Enviros blame… renewable energy projects… for deadly Indian floods

IPS reports:

As the government scrambles to complete a haphazard rescue operation, environmentalists are taking a step back, pointing out that the disaster was not simply a freak natural hazard but a result of unbridled development in the Land of the Gods.

Hydropower projects

For years, a booming tourist industry, made possible by thousands of illegally constructed guesthouses, has spawned massive hydroelectric power projects on the rivers, while other infrastructure development designed to accommodate hoards of visitors has proceeded at a steady clip, putting undue stress on this fragile ecological zone.

Scientists also say the damming of the Ganga, riverbed encroachment and mining activities are wreaking havoc on the region.

“There (have been) no credible environmental or social impact assessments for hundreds of projects,” Himanshu Thakkar, coordinator of the South Asia Network on Dams, Rivers and People, tells IPS.

According to Mallika Bhanot, member of Ganga Ahvaan, a public forum to save the holy river, about 244 dams are being constructed along the water channel, while only three were cancelled after a 100-km stretch, from the glacial mouth of Gomukh to Uttarkashi town, was declared an eco-sensitive zone (ESZ) in December 2012.

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9 thoughts on “Enviros blame… renewable energy projects… for deadly Indian floods”

  1. It is funny to see them blame the flood on dam-building. Dams work to prevent floods, up until the moment when they break.

  2. “Green alternatives abound, including electricity generation using smoke from burning pine needles to propel turbines”

    Why would you want a hydro dam when you can burn pine needles?

    Wiki:

    “A glacial lake outburst flood (GLOF) is a type of outburst flood that occurs when the dam containing a glacial lake fails. The dam can consist of glacier ice or a terminal moraine. Failure can happen due to erosion, a buildup of water pressure, an avalanche of rock or heavy snow, an earthquake or cryoseism, volcanic eruptions under the ice, or if a large enough portion of a glacier breaks off and massively displaces the waters in a glacial lake at its base.”

    BS . . . it happened because I drove my Mustang to the golf course.

  3. Smoke from burning pine needles to power turbines? Just how many hectares of pines do you need for 10GW of power? I wonder what they did for flood and runoff control, but these enviros are simply anti human development. The Indians absolutely need to live in poverty with no development so the enviro’s feel better. Then when it floods, they can blame some other sin of mankind for the anger of the gods.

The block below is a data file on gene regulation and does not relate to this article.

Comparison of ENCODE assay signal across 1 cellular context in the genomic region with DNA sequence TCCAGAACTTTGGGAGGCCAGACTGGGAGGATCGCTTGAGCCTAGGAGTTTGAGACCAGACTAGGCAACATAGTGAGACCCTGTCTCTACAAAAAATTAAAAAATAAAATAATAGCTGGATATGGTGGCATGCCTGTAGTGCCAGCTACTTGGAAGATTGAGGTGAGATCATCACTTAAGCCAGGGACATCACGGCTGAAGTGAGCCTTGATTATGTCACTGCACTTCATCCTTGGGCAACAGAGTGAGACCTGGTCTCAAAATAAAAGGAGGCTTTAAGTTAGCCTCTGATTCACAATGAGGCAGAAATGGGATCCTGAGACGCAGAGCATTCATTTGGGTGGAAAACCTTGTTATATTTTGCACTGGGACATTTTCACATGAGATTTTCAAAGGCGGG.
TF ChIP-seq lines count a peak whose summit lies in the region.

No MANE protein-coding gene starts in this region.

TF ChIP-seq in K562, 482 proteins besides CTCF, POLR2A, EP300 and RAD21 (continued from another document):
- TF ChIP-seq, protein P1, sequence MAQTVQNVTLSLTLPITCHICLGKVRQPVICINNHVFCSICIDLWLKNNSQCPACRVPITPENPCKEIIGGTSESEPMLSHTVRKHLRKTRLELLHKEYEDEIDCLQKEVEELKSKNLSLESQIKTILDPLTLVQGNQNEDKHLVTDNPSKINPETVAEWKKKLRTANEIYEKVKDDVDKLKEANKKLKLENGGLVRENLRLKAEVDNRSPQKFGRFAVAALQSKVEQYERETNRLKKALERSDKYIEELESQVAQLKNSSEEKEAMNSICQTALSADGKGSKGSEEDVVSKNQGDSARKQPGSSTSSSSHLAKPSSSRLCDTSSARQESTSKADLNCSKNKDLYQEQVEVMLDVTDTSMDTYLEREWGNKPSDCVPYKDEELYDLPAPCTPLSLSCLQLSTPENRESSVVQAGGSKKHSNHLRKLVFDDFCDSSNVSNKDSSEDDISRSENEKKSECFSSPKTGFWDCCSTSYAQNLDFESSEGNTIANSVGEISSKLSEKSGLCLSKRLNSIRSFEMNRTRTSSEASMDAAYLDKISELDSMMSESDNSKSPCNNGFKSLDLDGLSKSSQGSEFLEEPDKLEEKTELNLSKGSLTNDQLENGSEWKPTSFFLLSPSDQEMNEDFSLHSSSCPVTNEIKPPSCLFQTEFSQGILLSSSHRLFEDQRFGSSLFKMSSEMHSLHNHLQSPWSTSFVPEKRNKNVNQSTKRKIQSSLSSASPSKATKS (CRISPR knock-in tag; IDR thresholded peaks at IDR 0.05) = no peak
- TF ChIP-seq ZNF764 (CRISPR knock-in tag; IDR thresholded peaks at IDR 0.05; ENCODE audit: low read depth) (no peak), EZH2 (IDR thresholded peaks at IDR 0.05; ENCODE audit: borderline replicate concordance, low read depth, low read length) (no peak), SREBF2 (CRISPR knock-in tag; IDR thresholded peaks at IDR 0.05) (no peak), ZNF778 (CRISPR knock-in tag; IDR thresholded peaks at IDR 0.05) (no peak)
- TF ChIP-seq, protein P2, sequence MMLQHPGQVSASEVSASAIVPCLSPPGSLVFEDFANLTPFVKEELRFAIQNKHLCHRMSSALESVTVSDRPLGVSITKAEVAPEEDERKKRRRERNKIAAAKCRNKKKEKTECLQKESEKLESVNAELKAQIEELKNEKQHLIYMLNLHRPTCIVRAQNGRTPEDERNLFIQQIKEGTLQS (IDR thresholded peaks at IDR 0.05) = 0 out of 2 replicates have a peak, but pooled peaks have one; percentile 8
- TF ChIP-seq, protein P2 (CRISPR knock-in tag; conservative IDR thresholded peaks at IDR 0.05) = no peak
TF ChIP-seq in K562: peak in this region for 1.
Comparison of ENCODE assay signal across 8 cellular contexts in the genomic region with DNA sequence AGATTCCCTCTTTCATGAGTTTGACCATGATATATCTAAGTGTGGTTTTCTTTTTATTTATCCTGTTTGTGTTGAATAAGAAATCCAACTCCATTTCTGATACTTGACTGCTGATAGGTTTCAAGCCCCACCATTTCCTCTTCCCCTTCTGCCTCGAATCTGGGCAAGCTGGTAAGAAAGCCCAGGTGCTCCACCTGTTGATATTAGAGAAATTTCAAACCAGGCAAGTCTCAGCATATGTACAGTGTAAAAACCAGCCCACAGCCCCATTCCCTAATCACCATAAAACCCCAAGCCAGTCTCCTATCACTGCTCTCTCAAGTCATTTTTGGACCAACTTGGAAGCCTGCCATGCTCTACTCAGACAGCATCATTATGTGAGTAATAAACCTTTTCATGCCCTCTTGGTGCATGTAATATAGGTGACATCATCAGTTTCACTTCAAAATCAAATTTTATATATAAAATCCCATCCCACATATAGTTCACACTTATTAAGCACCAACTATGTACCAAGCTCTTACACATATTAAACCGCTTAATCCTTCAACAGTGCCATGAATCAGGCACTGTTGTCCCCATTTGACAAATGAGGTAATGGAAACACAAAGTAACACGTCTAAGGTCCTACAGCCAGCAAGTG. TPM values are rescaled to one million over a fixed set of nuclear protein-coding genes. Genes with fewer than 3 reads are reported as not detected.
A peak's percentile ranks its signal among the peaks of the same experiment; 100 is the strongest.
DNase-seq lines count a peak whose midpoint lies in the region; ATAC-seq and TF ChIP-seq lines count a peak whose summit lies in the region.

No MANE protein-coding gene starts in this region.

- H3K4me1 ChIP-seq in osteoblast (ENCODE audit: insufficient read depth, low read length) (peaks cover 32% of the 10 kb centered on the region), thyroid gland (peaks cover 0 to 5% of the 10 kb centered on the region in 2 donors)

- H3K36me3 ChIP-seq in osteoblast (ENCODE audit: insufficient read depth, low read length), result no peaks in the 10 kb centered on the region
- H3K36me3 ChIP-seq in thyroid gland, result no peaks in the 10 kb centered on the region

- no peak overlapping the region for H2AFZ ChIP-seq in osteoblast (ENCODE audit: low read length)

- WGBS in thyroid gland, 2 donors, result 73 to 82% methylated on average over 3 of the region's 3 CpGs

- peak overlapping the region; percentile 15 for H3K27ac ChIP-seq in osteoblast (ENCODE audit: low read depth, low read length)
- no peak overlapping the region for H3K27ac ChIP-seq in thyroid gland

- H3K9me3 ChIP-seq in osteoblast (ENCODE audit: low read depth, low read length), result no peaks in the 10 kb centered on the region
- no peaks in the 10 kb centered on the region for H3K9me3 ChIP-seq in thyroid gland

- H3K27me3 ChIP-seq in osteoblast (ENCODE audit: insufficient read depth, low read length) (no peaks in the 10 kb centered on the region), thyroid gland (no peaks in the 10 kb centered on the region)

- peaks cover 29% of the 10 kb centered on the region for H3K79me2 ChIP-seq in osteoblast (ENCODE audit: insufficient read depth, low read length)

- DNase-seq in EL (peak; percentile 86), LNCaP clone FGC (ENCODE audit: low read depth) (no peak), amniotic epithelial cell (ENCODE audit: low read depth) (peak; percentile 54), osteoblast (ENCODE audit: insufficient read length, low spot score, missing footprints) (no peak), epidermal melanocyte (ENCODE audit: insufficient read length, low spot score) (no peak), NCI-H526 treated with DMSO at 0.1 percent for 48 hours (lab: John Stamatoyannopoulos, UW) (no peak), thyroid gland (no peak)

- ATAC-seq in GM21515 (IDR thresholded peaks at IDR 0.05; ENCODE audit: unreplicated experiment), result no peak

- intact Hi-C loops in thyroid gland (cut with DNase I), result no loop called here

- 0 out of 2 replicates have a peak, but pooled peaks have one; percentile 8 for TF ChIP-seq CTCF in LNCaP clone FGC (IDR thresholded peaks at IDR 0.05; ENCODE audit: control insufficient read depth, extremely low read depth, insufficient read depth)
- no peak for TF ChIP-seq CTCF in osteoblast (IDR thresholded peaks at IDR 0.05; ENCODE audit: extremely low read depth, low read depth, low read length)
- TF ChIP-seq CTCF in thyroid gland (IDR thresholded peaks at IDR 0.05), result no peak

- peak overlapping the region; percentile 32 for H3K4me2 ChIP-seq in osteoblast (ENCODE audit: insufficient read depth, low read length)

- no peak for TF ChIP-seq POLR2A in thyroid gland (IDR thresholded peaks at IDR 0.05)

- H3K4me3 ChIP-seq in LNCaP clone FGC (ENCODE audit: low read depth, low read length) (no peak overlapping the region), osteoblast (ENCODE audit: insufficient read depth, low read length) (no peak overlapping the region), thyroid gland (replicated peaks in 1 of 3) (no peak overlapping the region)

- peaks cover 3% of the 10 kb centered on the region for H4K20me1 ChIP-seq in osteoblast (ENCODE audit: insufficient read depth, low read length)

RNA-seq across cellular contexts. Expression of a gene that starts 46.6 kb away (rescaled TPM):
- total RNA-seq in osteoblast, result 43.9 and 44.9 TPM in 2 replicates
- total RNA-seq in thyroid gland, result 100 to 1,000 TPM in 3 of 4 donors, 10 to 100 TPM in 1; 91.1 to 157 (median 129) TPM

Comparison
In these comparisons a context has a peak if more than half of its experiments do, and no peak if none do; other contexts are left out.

4. Don’t forget about the massive amount of CO2 released from burning pine needles! Oh the horror!!

  5. I’ve been on this planet for over 50 years. every one of those years you would read about all of the dead brown people in india from the monsoons. Now the envirotards are looking for something new to blame.

  6. The floods were caused by the monsoons. The monsoons have been going on since the tectonic plate carrying the Indian sub-continent crashhed into the Eurasian plate. Get used to it.

  7. As we have found with our local biomass energy plant, you have to burn the needles and the branches and the trunks that grow on about 770 sq. miles if you want to power a 100 MW plant. That is, a 770 sq. mile tree farm in a continuous cycle of planting and harvesting. If you are in a normal sized county East of the Mississippi River, that means you have to turn the entire county into a tree farm to provide energy for the county seat.

    Oh, I forgot about the diesel you have to burn in all those bulldozers and highway trucks to collect the stuff – fossil fuel, I suppose.

  8. Well, let’s not be too hasty. Poorly built hydroelectric power could easily contribute to floods if dams breaks. Of course the proper response is to build the dams right in the first dam place.

  9. “The glacial lake outburst flood (GLOF) that poured down the mountains bringing boulders and rocks is just another sign that the delicate balance of nature’s forces has been disrupted – and Uttarakhand is paying the price.”

    The particular disaster in the article was a GLOF. Not related to dam construction, though the article goes on and on about dam construction.

    A GLOF being “another sign that the delicate balance of nature’s forces has been disrupted” is stupid wrong. BTW . . . the idea that “nature’s forces” are in “delicate balance” is stupid, too. Greentards need to believe that to justify the idea that tweaks by Man can cause upheaval.

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